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The Rise And Fall Of Rom-Coms

Romantic comedy is a film genre that focuses on two people who fall in love in a light and humorous way. We have all seen our fair share of romantic comedies throughout our life; however, in recent years, you don’t see as many romantic comedies being produced anymore. In this article, we will explore the journey of romantic comedy from its origins to its peak years, ending with its fall from grace.




The romantic comedy genre can be traced back to William Shakespeare and his plays such as The Merchant of Venice, where examples of theatrical comedy surround the main plot. Movies such as She’s the Man, 10 Things I Hate About You, and Clueless are all adaptations of some of Shakespeare’s most famous plays. Furthermore, despite the genre having important moments throughout history, such as its initial revival in 1920s silent films and the introduction of sexual themes between the 1950s and 70s, romantic comedy had never seen success as prolific as it experienced between the 1990s and the early 2010s.


According to Statista.com, 1999 holds the highest revenue from rom-com films between 1995 and 2021with, with a whopping total of 756 million dollars at the box office. Romantic Comedy classics such as She’s All That, 10 Things I Hate About You, Never Been Kissed, and Notting Hill came out that year, making it the most successful year for Romantic comedies during the 1990s. This success continued into the early 2000s bringing cult classics to the screen and fully establishing the romantic comedy genre as the staple it is today.


The early 2000s


The early 2000s used the momentum granted by the 1990s to their advantage and continued to produce the romantic comedies that we know and love today, such as The Sweetest Thing (2002), Bride Wars (2009), and Win a Date With Tad Hamilton! (2004). This decade saw a slight shift in some of the films that comprised it; for example, the inclusion of the mindblowing fact that there are couples who do not end up together.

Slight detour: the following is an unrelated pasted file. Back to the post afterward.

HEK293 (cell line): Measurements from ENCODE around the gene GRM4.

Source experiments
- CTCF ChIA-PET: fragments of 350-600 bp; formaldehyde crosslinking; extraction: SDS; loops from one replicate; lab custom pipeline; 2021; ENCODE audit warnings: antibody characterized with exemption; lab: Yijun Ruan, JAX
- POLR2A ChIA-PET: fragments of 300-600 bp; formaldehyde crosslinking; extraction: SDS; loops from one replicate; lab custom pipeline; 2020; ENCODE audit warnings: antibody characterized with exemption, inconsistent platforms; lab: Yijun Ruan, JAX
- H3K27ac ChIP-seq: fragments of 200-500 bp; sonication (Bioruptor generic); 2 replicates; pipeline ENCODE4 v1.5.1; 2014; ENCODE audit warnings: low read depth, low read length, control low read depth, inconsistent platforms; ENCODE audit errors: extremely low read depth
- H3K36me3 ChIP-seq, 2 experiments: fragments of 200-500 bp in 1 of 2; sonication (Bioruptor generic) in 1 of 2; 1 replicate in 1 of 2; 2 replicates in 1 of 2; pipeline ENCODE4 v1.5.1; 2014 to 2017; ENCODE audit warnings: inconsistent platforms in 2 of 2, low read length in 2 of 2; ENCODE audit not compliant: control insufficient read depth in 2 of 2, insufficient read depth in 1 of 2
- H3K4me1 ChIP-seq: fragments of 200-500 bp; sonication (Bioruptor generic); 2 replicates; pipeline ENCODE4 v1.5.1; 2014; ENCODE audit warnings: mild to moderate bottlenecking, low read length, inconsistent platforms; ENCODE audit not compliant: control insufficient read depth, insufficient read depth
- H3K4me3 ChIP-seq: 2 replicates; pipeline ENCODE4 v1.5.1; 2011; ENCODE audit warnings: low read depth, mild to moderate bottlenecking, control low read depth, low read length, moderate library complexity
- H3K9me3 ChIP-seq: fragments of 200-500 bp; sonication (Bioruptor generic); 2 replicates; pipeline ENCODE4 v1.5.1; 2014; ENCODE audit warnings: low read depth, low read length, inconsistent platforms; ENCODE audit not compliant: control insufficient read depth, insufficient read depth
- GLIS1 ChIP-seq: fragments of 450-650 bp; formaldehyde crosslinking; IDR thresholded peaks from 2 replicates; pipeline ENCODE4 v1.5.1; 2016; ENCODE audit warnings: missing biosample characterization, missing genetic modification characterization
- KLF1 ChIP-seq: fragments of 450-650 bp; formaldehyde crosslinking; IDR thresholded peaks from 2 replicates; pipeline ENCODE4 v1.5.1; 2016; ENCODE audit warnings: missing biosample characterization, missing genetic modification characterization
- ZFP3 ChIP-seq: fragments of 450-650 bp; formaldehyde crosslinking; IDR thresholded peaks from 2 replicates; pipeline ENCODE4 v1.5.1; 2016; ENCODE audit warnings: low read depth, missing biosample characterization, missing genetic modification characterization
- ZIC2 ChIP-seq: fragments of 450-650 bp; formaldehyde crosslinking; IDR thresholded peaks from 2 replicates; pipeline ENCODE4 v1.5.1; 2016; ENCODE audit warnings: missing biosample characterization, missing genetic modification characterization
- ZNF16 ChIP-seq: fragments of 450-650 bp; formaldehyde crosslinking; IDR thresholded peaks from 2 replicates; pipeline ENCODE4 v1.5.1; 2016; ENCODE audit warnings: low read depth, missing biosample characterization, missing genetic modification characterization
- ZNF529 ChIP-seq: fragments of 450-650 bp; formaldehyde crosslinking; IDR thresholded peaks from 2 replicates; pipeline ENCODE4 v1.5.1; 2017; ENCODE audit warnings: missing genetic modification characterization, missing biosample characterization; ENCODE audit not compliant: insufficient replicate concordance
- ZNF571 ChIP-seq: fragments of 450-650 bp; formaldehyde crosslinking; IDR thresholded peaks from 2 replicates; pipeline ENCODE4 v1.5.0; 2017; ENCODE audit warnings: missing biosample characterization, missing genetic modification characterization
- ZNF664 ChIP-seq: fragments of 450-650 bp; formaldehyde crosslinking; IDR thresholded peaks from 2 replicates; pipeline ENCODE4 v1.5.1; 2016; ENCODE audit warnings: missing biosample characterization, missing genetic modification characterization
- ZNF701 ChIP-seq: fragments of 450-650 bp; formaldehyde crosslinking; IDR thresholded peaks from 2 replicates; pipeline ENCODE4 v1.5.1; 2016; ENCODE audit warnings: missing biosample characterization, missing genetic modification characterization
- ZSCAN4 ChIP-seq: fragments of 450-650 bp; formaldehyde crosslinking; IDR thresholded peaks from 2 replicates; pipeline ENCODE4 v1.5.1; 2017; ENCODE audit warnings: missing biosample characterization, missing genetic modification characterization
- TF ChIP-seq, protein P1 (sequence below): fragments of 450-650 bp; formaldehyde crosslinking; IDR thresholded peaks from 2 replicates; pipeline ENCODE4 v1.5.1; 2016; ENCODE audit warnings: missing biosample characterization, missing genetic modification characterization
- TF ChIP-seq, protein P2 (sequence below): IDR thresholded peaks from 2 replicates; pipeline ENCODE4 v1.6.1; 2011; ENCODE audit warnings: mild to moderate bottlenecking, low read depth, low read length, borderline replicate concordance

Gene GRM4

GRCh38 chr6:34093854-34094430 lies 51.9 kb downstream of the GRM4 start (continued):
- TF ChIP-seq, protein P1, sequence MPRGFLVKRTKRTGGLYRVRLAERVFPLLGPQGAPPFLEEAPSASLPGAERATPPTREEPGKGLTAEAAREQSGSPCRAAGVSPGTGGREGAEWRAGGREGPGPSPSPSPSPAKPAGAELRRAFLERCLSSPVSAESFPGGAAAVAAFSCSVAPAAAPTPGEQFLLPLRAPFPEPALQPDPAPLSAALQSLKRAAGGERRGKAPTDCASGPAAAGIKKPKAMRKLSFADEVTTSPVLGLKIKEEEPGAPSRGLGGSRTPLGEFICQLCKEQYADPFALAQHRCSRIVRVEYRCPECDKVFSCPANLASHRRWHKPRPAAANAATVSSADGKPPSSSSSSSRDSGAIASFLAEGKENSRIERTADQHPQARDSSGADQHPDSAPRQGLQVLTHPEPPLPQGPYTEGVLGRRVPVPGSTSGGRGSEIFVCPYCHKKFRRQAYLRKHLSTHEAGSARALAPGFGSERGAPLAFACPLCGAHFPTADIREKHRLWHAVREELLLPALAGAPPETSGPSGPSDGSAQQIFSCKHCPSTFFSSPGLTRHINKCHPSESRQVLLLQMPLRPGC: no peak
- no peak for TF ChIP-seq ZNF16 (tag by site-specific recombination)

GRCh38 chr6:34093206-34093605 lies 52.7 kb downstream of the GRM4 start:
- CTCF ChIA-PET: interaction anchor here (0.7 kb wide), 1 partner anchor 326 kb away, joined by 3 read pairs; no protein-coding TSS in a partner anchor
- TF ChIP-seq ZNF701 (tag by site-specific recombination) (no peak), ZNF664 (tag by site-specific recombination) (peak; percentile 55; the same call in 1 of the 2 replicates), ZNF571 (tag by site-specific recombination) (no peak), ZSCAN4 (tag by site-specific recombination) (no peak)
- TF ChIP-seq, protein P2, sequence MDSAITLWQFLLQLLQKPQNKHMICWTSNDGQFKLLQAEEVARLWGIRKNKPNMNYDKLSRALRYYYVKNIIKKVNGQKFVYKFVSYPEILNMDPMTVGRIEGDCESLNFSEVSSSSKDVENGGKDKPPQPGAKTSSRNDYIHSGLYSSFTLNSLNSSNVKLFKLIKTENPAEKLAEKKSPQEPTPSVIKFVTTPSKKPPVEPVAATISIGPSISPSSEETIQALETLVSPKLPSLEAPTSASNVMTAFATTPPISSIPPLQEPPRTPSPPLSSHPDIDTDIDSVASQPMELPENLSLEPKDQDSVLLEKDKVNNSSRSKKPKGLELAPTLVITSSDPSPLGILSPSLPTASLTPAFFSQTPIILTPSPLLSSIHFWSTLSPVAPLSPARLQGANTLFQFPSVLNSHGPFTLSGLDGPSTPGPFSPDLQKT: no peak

A prime example of this is the film 500 Days of Summer (2009), where the male protagonist Tom, falls for his new co-worker, Summer, but she doesn’t believe in love, which makes Tom sad. Movies like this break the stereotypical tropes of a romantic comedy and show the audience that sometimes relationships don’t always work out, bringing a hint of realism to the genre. But not even including new tropes could save the rom-com genre because even those became overdone.


The 2010s


The success of this genre brought eventually led to a market saturation where essentially, the same film was being made repeatedly with a slightly different cast. The repetition of tropes such as the bad boy and the good girl or the fake dating to go to some form of a particular event because the female lead needs to save herself from embarrassment can only happen so many times before it becomes unbearably predictable. Other film genres were expanding and progressing with the help of technical innovations. Still, rom-coms focused on being an imitation of real life and, therefore, had little use for these technological advances.